Quebec Premier François Legault said Thursday there is no Islamophobia in the province, closing the door on the idea of designating a national day to combat the problem.
On Tuesday, the second anniversary of a mosque shooting that killed six Muslim men in Quebec City, his deputy Premier Geneviève Guilbault appeared open to the idea of a national day to combat Islamophobia, which had been proposed by Muslim groups.
“Geneviève was careful in saying that we were going to look at that,” Mr. Legault told reporters at the end of a caucus meeting in Gatineau. “We looked at it, and there won’t be any, that’s clear.”
As for why, he said simply: “Listen, I don’t think there is Islamophobia in Quebec.” After the news conference a press aide told media the Premier meant to say, “there is no current of Islamophobia in Quebec.”
The topic remains sensitive in Quebec, which continues to grapple with a debate over accommodating minority religions. Mr. Legault has promised legislation early in the next legislative session to prohibit public servants in positions of authority – police officers, judges, prosecutors, prison guards and teachers – from wearing religious symbols such as the hijab, turban and kippa.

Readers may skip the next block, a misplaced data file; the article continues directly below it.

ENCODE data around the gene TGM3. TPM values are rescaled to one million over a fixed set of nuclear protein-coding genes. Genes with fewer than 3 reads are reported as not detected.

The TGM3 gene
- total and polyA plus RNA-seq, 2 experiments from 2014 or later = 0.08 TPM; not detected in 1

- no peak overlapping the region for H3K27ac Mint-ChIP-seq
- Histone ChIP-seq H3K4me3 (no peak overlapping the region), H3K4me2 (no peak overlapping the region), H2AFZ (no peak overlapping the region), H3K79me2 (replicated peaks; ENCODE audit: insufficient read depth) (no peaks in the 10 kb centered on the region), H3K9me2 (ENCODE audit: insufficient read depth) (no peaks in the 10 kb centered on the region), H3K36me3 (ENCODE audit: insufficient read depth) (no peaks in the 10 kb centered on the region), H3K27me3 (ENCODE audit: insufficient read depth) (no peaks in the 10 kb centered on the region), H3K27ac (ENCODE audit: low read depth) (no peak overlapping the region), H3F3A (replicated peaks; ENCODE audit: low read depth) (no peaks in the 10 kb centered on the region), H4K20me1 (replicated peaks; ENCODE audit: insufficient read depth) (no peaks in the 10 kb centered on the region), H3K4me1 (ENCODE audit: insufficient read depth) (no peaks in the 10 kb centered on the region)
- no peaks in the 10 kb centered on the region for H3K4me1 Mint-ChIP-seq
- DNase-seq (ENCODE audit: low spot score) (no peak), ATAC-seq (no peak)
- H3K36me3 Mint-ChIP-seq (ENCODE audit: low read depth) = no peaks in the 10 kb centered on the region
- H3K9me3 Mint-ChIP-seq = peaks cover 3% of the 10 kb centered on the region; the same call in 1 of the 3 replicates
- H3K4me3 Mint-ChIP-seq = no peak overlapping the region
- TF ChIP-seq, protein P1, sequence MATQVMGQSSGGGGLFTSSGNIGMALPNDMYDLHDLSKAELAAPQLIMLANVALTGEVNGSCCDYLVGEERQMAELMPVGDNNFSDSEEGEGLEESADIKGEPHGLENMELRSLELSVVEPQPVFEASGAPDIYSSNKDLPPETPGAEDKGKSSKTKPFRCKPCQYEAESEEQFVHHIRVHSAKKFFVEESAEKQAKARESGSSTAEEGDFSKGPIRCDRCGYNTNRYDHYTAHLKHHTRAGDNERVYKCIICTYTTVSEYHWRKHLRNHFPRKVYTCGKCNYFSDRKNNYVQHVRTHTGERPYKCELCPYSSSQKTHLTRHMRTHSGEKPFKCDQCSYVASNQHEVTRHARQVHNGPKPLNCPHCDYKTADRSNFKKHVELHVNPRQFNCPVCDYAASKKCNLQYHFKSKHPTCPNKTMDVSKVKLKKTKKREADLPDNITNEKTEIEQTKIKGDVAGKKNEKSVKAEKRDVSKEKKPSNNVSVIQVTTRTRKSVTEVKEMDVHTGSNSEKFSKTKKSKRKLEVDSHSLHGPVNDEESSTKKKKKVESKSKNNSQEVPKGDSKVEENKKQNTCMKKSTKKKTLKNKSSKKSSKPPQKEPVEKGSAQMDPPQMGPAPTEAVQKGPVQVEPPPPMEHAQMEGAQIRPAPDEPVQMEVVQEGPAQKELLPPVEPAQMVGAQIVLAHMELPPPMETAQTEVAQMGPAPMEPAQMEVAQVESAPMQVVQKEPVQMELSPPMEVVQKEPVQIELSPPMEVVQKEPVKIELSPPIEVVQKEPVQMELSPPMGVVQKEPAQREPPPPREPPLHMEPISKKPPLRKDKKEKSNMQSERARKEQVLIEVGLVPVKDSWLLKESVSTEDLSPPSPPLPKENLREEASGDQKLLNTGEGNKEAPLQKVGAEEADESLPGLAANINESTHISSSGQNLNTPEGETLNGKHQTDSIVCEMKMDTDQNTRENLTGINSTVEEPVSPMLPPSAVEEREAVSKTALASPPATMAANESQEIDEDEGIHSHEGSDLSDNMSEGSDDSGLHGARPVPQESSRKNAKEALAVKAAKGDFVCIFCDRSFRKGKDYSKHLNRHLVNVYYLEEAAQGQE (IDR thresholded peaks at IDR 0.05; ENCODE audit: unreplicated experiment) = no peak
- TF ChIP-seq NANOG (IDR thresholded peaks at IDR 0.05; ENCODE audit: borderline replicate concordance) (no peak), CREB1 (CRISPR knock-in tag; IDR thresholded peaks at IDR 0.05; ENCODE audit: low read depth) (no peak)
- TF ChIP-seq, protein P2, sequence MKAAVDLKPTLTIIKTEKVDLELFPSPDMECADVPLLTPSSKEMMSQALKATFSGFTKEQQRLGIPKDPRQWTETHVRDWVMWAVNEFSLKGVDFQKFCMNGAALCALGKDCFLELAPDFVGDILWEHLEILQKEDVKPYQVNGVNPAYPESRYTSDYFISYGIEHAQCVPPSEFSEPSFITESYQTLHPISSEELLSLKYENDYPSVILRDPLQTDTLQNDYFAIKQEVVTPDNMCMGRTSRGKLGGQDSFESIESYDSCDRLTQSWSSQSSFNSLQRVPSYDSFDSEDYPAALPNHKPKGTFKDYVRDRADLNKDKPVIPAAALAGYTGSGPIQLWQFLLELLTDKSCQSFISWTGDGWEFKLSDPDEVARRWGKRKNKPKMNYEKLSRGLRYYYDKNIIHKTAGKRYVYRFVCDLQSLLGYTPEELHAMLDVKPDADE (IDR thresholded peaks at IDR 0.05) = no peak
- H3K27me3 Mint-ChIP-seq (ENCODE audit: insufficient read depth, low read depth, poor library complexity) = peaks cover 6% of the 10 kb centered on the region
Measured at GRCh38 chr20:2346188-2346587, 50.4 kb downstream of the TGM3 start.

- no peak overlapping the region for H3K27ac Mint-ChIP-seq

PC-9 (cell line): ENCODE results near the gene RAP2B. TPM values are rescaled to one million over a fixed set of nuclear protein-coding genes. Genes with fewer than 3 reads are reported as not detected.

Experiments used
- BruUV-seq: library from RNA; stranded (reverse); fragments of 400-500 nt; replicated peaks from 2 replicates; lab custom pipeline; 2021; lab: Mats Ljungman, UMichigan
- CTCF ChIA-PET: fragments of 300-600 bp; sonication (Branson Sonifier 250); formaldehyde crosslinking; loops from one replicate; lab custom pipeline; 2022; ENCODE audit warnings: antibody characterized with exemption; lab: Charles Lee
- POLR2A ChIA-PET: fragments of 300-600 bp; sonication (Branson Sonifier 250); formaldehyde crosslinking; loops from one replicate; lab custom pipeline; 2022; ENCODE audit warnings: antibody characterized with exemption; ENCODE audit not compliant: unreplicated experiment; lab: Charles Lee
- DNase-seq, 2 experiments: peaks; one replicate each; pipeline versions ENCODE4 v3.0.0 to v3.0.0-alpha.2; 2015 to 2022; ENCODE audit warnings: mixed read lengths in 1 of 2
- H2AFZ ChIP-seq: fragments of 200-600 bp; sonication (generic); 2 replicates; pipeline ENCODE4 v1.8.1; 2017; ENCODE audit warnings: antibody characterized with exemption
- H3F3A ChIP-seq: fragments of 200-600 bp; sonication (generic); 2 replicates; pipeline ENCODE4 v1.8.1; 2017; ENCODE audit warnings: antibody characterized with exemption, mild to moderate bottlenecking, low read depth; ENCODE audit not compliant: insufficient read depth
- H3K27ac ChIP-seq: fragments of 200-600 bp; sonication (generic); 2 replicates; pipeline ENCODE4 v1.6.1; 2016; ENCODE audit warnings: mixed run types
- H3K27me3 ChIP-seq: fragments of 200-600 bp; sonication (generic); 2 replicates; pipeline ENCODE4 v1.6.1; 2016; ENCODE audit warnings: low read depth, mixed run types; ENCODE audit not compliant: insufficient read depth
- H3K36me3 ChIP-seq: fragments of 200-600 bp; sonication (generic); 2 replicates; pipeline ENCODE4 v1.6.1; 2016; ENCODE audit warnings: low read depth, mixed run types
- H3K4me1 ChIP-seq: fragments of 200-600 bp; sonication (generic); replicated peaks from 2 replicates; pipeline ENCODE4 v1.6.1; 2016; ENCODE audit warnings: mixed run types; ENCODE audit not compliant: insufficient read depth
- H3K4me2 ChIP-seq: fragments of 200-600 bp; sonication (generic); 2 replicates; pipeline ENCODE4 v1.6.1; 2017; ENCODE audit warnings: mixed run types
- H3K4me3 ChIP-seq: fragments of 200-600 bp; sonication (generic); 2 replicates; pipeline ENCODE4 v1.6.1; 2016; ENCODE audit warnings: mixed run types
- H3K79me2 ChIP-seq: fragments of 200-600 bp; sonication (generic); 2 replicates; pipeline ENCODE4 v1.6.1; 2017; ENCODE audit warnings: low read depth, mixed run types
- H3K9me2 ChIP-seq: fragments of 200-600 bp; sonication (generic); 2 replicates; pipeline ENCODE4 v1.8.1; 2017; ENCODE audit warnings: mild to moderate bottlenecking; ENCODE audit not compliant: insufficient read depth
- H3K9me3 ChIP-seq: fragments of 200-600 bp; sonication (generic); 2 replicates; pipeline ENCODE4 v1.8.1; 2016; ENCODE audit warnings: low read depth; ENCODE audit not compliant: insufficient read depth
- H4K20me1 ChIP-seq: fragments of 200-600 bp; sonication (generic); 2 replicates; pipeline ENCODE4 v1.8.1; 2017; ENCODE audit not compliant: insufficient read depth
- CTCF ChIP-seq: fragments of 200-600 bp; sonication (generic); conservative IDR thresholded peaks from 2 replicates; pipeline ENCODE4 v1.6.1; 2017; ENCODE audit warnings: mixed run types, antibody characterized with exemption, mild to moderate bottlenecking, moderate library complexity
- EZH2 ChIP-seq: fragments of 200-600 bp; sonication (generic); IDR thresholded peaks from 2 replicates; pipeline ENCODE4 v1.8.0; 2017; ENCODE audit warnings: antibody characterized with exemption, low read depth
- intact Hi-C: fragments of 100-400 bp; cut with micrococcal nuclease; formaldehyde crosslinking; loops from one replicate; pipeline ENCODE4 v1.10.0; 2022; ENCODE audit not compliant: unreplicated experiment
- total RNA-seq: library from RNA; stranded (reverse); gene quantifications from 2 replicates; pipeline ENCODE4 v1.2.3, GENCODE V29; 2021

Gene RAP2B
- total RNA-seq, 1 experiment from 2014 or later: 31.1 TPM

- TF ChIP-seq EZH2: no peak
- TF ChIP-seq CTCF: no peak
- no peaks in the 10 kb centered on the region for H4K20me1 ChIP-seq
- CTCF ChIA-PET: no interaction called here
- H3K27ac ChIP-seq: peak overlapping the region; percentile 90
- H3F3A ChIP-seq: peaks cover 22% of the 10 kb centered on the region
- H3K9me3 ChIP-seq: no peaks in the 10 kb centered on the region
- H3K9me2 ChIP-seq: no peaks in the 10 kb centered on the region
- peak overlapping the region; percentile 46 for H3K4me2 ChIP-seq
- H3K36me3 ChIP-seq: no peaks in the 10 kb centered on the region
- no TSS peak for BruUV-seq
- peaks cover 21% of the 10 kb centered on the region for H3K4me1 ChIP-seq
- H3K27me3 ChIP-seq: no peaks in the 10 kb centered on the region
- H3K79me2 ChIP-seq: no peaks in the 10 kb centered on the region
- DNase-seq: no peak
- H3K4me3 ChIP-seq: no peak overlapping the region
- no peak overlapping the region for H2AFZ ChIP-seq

In Ottawa, the Commons heritage committee recommended last year that Jan. 29 be declared a “national day of remembrance and action on Islamophobia and other forms of religious discrimination.” Toronto Mayor John Tory announced this week that the city was proclaiming Jan. 29 a day of remembrance and action on Islamophobia.